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With nearly fifty years in the legal field behind her, Justice Geraldine Hines has plenty of advice to share.

She came to New England Law | Boston on February 22, 2018, to discuss her historic career and commemorate Black History Month, addressing a diverse crowd of law students, as well as professors and colleagues.

“It’s so essential that you [particularly students of color] come, get the tools you need to learn the craft, and serve on the front lines,” Justice Hines said. “There is still so much work to be done.”

These are some of her words of wisdom for law students—and anyone who wishes to make a difference with the law.

Follow your calling 

Law students often ask Justice Hines how she got to where she is today. “The honest and short answer is I really don’t know,” she said, insisting she couldn’t have planned her career path.

Rather, Justice Hines—who was born in the segregated South—said she felt compelled to use her career in the law to shine a light on the injustices she had seen firsthand. And she owed fighting that good fight to the people who “gave everything” so she could have more opportunities.

“My path was laid for me by my lived experience,” she said.

You need to love the law

“You have to have a passion about justice,” the Justice advised students.

Law is a lifelong vocation. And to do anything for a long time, you need to love it.

“I had mountains and I had valleys [in my life],” she said. “These are all points that you will get to in your career.” A passion for the law will sustain you throughout.

Voting may be the civil rights issue of our time

Though she retired from the Massachusetts Supreme Judicial Court in the summer of 2017, Justice Hines intends to keep up her advocacy work, particularly surrounding issues like gerrymandering and voting rights, which she considers the most pressing civil rights issues today.

“Voting rights are so central to everything we cherish about democracy,” she said. “It’s an issue that’s worth everyone’s attention and vigilance.”

The law is not your servant

Justice Hines learned that “in the fight for justice…the law is not your servant.” It doesn’t feel empathy, recognize social reality, or automatically level playing fields.

For example, after Brown vs. the Board of Education, there was no instant fix to the underlying issues of racism and segregation. Simply passing a law does not change a society, as so many often hope and expect.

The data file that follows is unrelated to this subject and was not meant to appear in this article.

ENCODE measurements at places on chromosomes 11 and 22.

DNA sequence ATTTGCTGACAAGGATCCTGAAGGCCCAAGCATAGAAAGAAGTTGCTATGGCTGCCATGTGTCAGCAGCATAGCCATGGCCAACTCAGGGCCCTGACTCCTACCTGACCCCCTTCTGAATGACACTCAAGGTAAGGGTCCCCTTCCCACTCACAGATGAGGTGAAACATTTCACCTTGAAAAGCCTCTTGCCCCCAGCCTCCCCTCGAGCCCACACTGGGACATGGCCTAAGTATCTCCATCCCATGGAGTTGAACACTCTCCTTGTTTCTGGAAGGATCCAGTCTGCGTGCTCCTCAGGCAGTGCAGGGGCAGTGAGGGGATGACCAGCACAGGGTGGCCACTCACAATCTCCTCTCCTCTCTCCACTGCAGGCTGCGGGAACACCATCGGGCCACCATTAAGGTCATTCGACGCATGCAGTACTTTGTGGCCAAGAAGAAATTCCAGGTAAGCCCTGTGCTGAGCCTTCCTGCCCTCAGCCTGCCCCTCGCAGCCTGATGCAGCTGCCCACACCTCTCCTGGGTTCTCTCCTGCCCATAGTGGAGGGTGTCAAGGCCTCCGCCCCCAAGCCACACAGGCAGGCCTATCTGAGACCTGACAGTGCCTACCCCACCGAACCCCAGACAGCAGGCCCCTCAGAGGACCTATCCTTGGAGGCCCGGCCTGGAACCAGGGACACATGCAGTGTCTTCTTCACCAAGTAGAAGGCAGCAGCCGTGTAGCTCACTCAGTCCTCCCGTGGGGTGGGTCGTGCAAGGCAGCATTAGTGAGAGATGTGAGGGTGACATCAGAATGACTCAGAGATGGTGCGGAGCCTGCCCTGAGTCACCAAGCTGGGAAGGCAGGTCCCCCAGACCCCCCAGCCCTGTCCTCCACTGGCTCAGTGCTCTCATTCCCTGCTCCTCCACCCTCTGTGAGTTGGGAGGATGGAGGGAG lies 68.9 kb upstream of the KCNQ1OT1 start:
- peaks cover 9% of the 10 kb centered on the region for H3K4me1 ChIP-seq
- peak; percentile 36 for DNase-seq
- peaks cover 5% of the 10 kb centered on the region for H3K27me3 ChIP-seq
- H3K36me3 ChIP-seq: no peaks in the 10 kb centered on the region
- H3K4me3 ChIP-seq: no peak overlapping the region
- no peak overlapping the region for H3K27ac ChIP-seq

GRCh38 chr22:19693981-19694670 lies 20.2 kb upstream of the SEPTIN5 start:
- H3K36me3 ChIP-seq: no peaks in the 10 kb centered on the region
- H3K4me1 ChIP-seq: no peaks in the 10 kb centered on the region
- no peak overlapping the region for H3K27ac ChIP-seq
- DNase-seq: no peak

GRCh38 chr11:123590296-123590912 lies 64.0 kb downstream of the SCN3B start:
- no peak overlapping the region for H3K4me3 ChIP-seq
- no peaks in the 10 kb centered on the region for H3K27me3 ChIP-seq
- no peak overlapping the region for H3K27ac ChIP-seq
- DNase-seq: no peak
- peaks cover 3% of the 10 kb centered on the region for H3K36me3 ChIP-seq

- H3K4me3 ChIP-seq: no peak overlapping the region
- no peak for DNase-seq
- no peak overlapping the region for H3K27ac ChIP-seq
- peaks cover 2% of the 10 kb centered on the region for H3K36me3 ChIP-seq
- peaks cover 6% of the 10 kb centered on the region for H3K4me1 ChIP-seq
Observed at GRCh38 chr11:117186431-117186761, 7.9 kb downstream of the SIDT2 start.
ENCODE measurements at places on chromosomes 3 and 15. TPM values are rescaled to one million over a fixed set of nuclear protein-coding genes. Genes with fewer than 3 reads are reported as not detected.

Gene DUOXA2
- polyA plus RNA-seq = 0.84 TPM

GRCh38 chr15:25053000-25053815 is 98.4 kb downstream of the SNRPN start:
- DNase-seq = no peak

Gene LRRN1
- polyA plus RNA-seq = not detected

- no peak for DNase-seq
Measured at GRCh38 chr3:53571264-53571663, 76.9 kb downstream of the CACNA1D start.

“It’s your job to make the system accountable so everyone has an equal opportunity for justice,” she advised students.

Your reputation is all you have

“Develop your good reputation and guard it carefully,” she said, in her final words of advice to law students. “Your reputation is all you have.”

Throughout your career, be civil with everyone, from judges to clerks to opposing counsel. These folks will remember you, and it’s a small world.

About Justice Hines

From the Massachusetts Law Reform Institute, where she defended prisoners’ rights, to the Harvard University Center for Law and Education, where she worked on civil rights and discrimination cases, Justice Hines has a legacy of activism. She served on the Massachusetts Supreme Judicial Court—the first black woman to do so—from 2014 until her retirement in the summer of 2017. Previously, she had served as an associate justice of the Superior Court.  

Justice Hines has also been closely involved in such organizations as the National Conference of Black Lawyers, the National Lawyers Guild, and the American Civil Liberties Union. She was appointed to serve on both the Judicial Nominating Council and the Judicial Nominating Commission. In addition, she has been a frequent public speaker and, for many years, has taught as an adjunct professor at Northeastern University Law School. She is currently the Rappaport Distinguished Visiting Professor at Boston College Law School as well.

Justice Hines’ visit was sponsored by New England Law’s Charles Hamilton Houston Enrichment Program, which welcomes all students interested in issues of race and ethnicity. New England Law Professors Caryn R. Mitchell-Munevar and the Honorable Barbara Dortch-Okara are the program’s co-directors.

Professor Mitchell-Munevar kicked the evening off, while Xena Robinson, President of the school’s Black Law Students Association and Co-Manager of the CORI Initiative, introduced Justice Hines. Professor Dortch-Okara, a long-time friend to Justice Hines, moderated the event.